The 28 cinemas participating in the National Evening of Science on Screen are as follows: Amherst Cinema, Amherst, Massachusetts; Athena Cinema, Athens, Ohio; Athens Ciné, Athens, Georgia; Austin Film Society, Austin, Texas; Belcourt Theatre, Nashville, Tennessee; California Film Institute/San Rafael Film Center, San Rafael, California; Cameo Cinema, St. Helena, California; Capri Theatre, Montgomery, Alabama; Cinema Arts Center, Huntington, New York; Colonial Theatre, Phoenixville, Pennsylvania; Coolidge Corner Theatre, Brookline, Massachusetts; Egyptian Theatre, Coos Bay, Oregon; Enzian Theater, Maitland, Florida; Film Society of Minneapolis/St. Paul, Minneapolis, Minnesota; Film Streams, Inc., Omaha, Nebraska; Friends of the Juneau Public Libraries/Juneau Public Libraries/Gold Town Theater, Juneau, Alaska; Grand Cinema, Tacoma, Washington; Indiana University Cinema, Bloomington, Indiana; Loft Cinema, Tucson, Arizona; Maine Film Center, Waterville, Maine; Martha’s Vineyard Film Society, Vineyard Haven, Massachusetts; Michigan Theater Foundation, Ann Arbor, Michigan; Moxie Cinema, Springfield, Missouri; Oregon Museum of Science on Industry, Portland, Oregon; Real Art Ways, Hartford, Connecticut; Robinson Film Center, Shreveport, Louisiana; Salina Art Center, Salina, Kansas; Wilmette Theatre, Wilmette, Illinois.

The New York based Alfred P. Sloan Foundation, founded in 1934, makes grants in science, technology, and economic performance. Sloan's program in Public Understanding of Science, Technology & Economics, directed by Doron Weber, supports books, radio, film, television, theater and new media to reach a wide, non-specialized audience.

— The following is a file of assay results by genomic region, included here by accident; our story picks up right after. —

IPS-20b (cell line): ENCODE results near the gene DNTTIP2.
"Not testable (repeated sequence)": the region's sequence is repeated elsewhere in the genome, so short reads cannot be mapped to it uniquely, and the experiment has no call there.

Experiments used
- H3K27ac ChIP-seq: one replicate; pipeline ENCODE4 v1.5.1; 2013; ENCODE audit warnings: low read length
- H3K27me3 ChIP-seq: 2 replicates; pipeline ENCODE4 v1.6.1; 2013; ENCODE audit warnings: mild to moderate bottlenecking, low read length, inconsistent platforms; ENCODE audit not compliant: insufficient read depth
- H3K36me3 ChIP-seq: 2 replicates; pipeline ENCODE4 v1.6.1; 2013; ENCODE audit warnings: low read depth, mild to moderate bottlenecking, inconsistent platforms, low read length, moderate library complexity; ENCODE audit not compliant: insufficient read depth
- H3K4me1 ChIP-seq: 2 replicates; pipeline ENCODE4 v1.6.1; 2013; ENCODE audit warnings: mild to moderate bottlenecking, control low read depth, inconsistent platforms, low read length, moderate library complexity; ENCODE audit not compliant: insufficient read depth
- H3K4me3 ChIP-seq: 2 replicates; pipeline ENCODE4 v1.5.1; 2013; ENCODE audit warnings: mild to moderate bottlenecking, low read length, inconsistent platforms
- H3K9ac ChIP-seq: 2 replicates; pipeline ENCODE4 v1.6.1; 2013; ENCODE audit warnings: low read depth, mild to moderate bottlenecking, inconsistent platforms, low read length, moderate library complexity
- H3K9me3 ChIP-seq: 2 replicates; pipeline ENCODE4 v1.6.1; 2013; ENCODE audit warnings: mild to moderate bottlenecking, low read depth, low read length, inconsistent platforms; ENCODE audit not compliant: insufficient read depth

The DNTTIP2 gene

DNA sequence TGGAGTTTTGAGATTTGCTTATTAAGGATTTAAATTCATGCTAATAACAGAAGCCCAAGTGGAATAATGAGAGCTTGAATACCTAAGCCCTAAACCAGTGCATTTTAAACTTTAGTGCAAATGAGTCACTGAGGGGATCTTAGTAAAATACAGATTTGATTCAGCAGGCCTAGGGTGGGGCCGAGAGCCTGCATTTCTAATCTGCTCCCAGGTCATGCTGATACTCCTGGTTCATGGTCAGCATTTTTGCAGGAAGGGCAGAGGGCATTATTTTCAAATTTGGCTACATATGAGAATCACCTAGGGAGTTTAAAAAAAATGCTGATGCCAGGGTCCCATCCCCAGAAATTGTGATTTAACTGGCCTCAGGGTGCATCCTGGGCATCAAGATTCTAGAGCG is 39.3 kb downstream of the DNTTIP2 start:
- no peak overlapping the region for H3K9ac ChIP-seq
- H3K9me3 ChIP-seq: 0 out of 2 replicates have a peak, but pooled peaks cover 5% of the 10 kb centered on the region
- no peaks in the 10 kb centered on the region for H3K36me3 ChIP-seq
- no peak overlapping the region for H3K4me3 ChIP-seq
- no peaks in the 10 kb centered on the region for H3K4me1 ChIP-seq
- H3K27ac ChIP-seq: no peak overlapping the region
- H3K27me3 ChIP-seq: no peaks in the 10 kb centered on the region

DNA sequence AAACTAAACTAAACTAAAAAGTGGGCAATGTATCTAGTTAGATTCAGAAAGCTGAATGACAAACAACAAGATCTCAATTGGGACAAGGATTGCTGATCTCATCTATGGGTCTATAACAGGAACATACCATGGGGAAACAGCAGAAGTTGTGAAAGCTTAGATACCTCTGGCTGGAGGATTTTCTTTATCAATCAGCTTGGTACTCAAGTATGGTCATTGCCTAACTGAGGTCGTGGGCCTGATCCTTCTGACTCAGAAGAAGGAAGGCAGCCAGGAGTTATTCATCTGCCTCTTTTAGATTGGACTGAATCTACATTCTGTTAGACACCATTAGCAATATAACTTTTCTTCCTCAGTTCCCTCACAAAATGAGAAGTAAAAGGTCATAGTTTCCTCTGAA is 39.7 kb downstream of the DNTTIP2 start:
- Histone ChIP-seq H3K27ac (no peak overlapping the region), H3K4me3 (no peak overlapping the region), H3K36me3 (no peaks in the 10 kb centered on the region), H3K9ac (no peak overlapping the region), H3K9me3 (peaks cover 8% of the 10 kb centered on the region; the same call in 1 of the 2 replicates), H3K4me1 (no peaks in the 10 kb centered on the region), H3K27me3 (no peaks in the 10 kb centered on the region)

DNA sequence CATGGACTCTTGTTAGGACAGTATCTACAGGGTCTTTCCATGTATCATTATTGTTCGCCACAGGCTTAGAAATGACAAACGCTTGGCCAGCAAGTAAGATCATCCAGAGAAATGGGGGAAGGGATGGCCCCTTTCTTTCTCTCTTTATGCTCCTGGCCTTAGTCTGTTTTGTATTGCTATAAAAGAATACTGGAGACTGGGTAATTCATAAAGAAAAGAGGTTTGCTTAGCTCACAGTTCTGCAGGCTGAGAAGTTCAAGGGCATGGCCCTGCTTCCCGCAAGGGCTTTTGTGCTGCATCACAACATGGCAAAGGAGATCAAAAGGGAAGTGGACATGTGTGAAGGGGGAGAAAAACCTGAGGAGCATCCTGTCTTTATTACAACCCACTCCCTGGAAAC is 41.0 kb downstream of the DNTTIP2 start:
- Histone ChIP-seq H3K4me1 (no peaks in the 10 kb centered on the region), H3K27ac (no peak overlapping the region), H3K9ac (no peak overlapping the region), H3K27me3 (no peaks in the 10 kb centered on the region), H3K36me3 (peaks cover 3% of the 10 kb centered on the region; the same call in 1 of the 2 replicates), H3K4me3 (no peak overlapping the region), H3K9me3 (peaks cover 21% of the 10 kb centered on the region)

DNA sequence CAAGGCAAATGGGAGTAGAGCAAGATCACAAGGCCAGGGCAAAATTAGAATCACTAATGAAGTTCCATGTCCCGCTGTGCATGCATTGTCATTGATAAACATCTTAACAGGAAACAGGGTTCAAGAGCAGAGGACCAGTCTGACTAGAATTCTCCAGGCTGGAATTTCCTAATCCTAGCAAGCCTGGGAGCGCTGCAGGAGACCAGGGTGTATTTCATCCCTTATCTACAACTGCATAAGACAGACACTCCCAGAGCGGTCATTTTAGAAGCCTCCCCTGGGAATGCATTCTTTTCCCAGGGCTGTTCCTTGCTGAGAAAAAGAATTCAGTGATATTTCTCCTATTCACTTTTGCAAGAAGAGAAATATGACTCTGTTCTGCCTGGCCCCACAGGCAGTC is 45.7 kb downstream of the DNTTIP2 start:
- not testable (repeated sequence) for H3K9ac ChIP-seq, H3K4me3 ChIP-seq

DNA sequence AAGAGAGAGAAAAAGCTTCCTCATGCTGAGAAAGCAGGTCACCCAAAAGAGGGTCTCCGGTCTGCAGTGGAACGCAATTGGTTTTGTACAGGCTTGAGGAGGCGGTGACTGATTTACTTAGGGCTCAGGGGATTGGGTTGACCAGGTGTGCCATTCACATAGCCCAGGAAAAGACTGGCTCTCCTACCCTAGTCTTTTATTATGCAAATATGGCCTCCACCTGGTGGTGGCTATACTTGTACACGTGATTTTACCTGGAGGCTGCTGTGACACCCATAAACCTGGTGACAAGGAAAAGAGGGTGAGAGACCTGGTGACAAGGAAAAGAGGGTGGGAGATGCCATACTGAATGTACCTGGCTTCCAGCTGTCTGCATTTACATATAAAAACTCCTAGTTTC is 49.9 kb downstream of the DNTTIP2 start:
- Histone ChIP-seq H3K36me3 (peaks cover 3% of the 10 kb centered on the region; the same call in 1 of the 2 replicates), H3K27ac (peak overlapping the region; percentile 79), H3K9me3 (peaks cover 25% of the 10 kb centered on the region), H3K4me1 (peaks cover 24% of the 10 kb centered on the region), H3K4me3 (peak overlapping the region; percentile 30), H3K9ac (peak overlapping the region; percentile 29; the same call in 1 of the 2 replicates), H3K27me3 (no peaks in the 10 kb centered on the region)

Sloan's Film Program encourages filmmakers to create more realistic and compelling stories about science and technology and to challenge existing stereotypes about scientists and engineers in the popular imagination.  Over the past 15 years, Sloan has partnered with some of the top film schools in the country — including AFI, Carnegie Mellon, Columbia, NYU, UCLA, and USC — and established annual awards in screenwriting and film production, along with an annual best-of-the-best Student Grand Jury Prize administered by the Tribeca Film Institute. The Foundation also supports screenplay development programs with the Sundance Institute, Tribeca Film Institute, the San Francisco Film Society, the Black List, and Film Independent's Producing Lab and Fast Track program and has helped develop such film projects as Morten Tyldum’s The Imitation Game, Mathew Brown’s The Man Who Knew Infinity, Michael Almereyda’s Experimenter, Rob Meyer’s A Birder's Guide to Everything, Musa Syeed’s Valley of Saints, and Andrew Bujalski’s Computer Chess.

The Foundation also has an active theater program and commissions about twenty science plays each year from the Ensemble Studio Theater and Manhattan Theatre Club as well as supporting select productions across the country. Recent grants have supported Nick Payne’s Incognito, Frank Basloe’s Please Continue, Deborah Zoe Laufer’s Informed Consent, Lucas Hnath’s Isaac’s Eye, and Anna Ziegle’s Photograph 51, recently on London’s West End and coming to Broadway in January 2018. The Foundation’s book program includes support for Hidden Figures: The American Dream and the Untold Story of the Black Women Mathematicians Who Helped Win the Space Race, adapted into a major motion picture, which premiered in January 2017.

For a complete list of Science on Screen events taking place on March 28, please visit

Alfred P. Sloan Foundation